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Saturday, March 10, 2007
NC State painting Tampa red

By Pat Forde

TAMPA, Fla. -- The Redcoat Revival lives on, now entering its fourth day.

Sidney Lowe
Sidney Lowe is riding the good luck of his bright red blazer.

Delight and disbelief are rising with every upset. Nostalgia, too.

Suddenly it's 1983 all over again. Members Only jackets are chic, The Clash is huge and North Carolina State is conjuring up March magic. And there's Sidney Lowe orchestrating a startling run through an ACC tournament being played in a tradition-flouting locale far from Tobacco Road.

Lowe was wearing a red uniform during the '83 tourney in Atlanta, a senior point guard on his way to being named MVP of an event that also included guys named Jordan and Sampson. Here in Tampa, where Lowe is swiping the sideline spotlight from guys named Krzyzewski and Williams, the coach will not take the court without his riotously red, 46-long sport coat.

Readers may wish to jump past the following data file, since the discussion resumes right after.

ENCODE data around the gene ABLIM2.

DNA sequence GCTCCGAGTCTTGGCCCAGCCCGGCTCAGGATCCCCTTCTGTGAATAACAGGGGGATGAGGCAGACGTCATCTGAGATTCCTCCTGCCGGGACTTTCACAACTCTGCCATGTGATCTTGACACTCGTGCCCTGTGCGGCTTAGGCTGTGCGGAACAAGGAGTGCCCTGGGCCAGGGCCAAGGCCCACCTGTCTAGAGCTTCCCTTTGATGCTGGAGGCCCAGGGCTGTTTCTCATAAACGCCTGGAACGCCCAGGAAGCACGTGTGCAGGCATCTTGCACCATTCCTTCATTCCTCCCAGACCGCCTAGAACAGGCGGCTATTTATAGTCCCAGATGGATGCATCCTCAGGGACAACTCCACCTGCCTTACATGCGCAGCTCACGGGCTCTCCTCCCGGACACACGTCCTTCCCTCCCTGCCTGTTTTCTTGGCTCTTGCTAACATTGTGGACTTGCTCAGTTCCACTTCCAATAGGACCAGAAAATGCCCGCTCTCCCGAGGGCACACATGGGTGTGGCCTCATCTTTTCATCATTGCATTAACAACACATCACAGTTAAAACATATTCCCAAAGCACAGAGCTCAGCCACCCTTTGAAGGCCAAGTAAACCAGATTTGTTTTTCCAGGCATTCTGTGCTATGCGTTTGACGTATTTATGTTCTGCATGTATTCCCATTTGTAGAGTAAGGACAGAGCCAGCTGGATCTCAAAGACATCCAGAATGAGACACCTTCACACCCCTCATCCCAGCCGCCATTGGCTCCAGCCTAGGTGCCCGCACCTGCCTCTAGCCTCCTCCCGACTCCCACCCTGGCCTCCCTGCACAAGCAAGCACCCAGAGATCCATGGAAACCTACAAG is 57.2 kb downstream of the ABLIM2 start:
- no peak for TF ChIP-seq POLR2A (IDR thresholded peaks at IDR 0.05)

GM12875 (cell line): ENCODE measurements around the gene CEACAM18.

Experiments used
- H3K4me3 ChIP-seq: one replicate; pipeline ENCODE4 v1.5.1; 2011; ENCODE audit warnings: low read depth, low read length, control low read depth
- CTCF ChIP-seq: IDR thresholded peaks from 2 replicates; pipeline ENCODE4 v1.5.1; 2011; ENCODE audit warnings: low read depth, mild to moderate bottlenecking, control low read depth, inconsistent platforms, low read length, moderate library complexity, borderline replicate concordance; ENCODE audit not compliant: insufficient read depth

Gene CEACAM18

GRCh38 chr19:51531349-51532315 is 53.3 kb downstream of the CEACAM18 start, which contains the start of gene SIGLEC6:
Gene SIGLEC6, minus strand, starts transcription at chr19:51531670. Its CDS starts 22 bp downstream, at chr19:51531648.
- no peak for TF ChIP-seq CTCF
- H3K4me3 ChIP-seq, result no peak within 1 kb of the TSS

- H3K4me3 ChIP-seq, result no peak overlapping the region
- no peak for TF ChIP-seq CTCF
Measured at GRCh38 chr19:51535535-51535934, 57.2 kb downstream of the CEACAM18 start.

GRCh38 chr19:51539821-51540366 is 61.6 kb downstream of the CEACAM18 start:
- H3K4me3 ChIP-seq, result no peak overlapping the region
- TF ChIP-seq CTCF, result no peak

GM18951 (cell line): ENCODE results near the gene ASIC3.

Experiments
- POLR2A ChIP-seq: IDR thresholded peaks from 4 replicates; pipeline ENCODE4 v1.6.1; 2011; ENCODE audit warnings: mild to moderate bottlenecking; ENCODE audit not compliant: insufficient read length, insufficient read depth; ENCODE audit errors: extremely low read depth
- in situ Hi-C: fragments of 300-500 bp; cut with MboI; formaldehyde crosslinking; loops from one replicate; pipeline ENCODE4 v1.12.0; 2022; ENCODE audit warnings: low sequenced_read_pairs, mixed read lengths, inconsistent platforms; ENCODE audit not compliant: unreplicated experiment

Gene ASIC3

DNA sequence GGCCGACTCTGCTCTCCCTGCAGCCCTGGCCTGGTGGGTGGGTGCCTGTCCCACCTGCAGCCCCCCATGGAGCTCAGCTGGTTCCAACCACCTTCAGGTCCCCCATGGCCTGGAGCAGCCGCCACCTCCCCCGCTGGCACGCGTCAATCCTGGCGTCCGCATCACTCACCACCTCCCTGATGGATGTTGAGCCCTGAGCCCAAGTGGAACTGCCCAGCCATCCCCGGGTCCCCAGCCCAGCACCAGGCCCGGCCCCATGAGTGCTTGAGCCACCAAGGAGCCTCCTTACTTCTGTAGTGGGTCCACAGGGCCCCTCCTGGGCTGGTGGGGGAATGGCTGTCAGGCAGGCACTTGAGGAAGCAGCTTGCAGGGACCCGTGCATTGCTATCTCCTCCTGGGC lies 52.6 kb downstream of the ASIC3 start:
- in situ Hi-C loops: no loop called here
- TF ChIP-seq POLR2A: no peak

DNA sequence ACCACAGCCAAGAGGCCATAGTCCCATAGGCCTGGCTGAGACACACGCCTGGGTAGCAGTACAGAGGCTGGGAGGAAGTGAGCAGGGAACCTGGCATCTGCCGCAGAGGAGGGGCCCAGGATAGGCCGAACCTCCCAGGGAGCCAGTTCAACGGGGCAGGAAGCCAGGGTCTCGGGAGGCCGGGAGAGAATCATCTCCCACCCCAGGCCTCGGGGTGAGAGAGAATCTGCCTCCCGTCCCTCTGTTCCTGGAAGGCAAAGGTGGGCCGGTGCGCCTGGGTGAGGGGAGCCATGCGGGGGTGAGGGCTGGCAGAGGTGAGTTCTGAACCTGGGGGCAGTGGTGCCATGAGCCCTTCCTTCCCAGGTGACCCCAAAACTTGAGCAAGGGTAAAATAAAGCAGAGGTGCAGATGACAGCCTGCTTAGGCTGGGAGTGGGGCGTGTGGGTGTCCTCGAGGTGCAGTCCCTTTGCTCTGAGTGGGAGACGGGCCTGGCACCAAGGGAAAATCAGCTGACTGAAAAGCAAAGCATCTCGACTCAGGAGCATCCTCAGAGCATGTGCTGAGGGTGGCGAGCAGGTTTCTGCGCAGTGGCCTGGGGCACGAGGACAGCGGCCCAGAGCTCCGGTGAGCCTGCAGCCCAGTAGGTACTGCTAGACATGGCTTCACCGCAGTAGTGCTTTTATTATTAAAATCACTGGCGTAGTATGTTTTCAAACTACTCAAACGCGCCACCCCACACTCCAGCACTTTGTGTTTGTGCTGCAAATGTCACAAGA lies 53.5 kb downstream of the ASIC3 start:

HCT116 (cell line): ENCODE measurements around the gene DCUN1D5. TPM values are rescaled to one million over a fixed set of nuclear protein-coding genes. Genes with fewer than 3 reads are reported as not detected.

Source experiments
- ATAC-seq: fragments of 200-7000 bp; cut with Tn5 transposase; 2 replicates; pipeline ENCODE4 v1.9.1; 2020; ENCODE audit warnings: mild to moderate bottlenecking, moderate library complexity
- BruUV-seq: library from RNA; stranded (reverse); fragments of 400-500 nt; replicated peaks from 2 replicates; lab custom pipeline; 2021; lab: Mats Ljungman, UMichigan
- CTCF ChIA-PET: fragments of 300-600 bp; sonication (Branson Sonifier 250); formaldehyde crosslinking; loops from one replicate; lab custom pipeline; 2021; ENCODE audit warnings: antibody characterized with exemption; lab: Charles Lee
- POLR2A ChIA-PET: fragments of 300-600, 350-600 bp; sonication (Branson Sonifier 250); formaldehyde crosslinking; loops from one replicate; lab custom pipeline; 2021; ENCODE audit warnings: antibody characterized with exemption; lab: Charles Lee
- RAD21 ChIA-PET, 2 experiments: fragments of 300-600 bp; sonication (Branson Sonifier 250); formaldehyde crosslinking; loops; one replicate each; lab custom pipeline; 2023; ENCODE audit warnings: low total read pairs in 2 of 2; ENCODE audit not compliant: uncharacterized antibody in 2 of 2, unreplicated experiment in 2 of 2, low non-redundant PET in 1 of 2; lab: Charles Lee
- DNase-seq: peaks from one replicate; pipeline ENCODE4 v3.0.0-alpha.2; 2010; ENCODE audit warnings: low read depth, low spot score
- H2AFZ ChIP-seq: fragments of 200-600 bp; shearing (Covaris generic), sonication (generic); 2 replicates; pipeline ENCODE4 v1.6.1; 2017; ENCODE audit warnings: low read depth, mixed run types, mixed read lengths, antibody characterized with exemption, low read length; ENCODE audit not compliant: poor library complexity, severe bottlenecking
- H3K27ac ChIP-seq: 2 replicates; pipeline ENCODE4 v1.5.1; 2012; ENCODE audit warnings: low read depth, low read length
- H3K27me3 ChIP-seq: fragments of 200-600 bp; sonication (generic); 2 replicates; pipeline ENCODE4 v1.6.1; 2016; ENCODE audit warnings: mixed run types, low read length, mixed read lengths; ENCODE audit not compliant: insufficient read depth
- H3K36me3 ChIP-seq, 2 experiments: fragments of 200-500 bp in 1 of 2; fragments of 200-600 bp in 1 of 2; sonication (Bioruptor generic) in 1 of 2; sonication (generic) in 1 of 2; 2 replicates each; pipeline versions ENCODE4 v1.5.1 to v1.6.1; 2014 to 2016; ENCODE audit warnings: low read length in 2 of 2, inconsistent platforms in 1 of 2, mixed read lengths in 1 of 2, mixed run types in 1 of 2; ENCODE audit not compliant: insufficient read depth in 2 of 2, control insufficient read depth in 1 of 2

Mr. Blackwell would not approve of the look. Wolfpack Nation wholeheartedly approves.

The blazer-turned-talisman was shipped off for a third straight day of dry cleaning on Saturday, to be readied for one more shock-the-world effort Sunday against North Carolina.

"We'll see if we can get it done one more time," Lowe said.

The Redcoat Revival has become the story of Championship Week. Lowe's 10th-seeded Wolfpack, 18-14 overall and losers of 11 ACC games, have piled up 125 miraculous minutes here at the St. Pete Times Forum.

They stunned Duke in overtime, then Virginia, then Virginia Tech. The 72-64 elimination of the Hokies was perpetrated on what would have been the 61st birthday of the late Jim Valvano, the man who led the Wolfpack to the '83 national title as college basketball's ultimate Cinderella.